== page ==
Sunday, January 15, 2017
Reflections from the Brigg Road: One Sunday in North Lincolnshire
(Following attendance at two services in two different parishes in the Diocese of Lincoln this morning, I was asked to write a reflection on my experiences. This is the text of that reflection.)
One, a market town with a population of roughly 5,600 along the River Ancholme. The other, a tiny village numbering slightly more than 450 within the boundary of a larger agricultural parish. In the first, a service of Holy Eucharist was held in a recently-renovated church hall equipped with lighting and heat, kitchen facilities and running water. In the second, a similar service took place in a 12th century Norman church with no electricity, no lights, no heat and no running water. For those at the former, there is only the passing question of whether to hang coats and scarves in the entryway or on the backs of their chairs. Those at the latter need not ask; there, the question is instead how many layers of cloaks and clothing are needed to insulate against the cold.
At the Church of St. John the Evangelist in Brigg, you could hear the words of the Liturgy spoken by the congregation of 40. For the four seated in the choir of the Church of All Saints in Cadney, you were also able to see your words, each prayer and each “Amen!” hanging in the air as the breath escaped the lungs and froze in the chilled air.
Two parishes separated by just 2.9 miles – not even five minutes in a car – yet seemingly coming from two different worlds. How, then, could anyone ever compare worship in a modern space, with music and lights, with a service that has been stripped of all except the words, in a space lit only by candles and whatever shines through the windows? What do these two churches have in common?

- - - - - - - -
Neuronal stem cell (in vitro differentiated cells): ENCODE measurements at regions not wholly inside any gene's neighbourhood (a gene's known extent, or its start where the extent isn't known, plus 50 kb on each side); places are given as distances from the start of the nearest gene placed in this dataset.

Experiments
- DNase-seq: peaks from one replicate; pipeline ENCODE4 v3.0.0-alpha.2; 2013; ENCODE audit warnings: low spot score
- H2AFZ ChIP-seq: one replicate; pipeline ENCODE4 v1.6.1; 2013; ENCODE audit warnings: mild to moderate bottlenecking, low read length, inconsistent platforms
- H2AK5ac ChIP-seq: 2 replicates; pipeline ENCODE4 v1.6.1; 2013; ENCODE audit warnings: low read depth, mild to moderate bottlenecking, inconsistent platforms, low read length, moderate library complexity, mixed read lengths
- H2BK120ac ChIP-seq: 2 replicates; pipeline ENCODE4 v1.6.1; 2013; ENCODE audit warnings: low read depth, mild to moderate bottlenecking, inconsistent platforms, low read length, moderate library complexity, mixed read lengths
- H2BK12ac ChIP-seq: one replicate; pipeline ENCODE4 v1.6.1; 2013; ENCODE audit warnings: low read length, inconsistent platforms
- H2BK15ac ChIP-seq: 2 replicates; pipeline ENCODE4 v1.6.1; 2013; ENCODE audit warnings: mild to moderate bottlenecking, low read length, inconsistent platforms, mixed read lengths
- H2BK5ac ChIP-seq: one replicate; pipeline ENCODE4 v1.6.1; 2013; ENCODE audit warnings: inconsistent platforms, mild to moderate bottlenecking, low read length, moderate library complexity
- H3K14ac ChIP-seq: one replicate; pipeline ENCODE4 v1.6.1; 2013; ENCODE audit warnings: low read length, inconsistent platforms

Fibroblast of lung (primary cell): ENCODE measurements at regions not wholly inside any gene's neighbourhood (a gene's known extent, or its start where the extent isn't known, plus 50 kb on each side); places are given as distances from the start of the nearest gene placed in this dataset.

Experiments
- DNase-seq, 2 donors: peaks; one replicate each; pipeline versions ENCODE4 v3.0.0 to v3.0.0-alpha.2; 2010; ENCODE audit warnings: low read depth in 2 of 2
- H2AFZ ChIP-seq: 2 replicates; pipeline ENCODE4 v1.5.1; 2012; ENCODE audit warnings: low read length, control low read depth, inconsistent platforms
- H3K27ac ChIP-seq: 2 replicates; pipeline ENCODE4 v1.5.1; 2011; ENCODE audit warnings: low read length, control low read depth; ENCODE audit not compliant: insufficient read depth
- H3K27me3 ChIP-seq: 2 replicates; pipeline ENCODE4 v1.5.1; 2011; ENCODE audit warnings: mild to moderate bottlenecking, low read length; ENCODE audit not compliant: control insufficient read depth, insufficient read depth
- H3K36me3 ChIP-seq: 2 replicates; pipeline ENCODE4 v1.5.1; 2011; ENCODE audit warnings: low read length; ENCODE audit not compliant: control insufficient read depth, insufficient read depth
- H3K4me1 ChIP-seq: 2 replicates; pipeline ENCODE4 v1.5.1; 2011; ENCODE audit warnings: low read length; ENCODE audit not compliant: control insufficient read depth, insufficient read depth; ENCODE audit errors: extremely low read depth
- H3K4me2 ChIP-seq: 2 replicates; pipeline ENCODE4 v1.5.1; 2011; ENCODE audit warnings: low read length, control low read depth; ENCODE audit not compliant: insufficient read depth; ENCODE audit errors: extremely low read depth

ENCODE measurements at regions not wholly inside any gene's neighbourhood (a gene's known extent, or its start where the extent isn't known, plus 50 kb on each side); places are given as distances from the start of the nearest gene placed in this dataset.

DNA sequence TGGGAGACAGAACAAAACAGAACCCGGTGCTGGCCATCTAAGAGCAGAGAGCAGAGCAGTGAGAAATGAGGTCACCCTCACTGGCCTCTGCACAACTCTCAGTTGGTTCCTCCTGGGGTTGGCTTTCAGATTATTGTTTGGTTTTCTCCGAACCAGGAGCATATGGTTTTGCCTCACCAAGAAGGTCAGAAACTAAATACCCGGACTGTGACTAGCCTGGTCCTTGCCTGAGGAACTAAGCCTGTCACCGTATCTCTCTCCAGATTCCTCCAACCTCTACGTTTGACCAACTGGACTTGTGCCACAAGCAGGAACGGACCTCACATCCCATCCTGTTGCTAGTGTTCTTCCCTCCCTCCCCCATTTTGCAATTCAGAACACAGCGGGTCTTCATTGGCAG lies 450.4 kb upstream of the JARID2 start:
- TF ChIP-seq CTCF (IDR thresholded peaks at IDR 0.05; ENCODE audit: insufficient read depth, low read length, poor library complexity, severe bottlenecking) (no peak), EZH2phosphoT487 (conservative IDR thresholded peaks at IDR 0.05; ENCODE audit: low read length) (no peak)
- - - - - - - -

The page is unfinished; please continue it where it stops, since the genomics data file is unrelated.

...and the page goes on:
Quite simply, the love of God, the love of worship and the sacredness of fellowship. Despite being in each for only a brief time, I could feel the strong presence of God in the midst of these gatherings and see it reflected on many, many faces. In both places, there is a strong tie binding them together, even beyond simply being present as members of the congregations. And for both, I experienced that their true warmth comes not from central heating or bundling up in coats and scarves, but from the welcome they extend to the stranger and the love they share with one another.
I found myself on the receiving end of many smiles, handshakes and brief conversations in Brigg, engaging with those who took it upon themselves to seek me out as a visitor and make me feel welcome. I heard stories of life in Brigg and of why St. John and its life in community have made the town identifiable as a home in a much deeper way than any post code or street address. One even told me of how he derives so much joy in sharing his gifts with others in community theater productions.
The same was true with my visit in Cadney. Despite being a much smaller congregation, I was accepted not for simply being someone visiting from the United States for a day, but instead as a beloved member of their community, kneeling as family at the altar in a shared act of worship. I was brought into conversation with everyone, being asked about my home and about what I have found to be the most impactful moments during my time in England. I was even privileged to share in the joyful expectation of one who, as he said, was looking forward to getting back home after the service to join with family and friends in celebrating a beloved grandchild’s 16th birthday.
My journey down Brigg Road revealed much. For all of the stark differences I expected to find, one thing was made clear. This was a journey between two brackets bounding a shared story. St. John and All Saints are joined by much more than simply being two parts of the Benefice of St. John the Evangelist. They are joined in the strength of and joy in their worship. They are joined in what as I witnessed as a living out of Matthew 25:35: "I was hungry and you gave me food, I was thirsty and you gave me drink, I was a stranger and you welcomed me." And they are joined forever as companions on the journey through this life and as faces of those seeking to serve God in all persons, truly loving their neighbors - and their visitors - as themselves.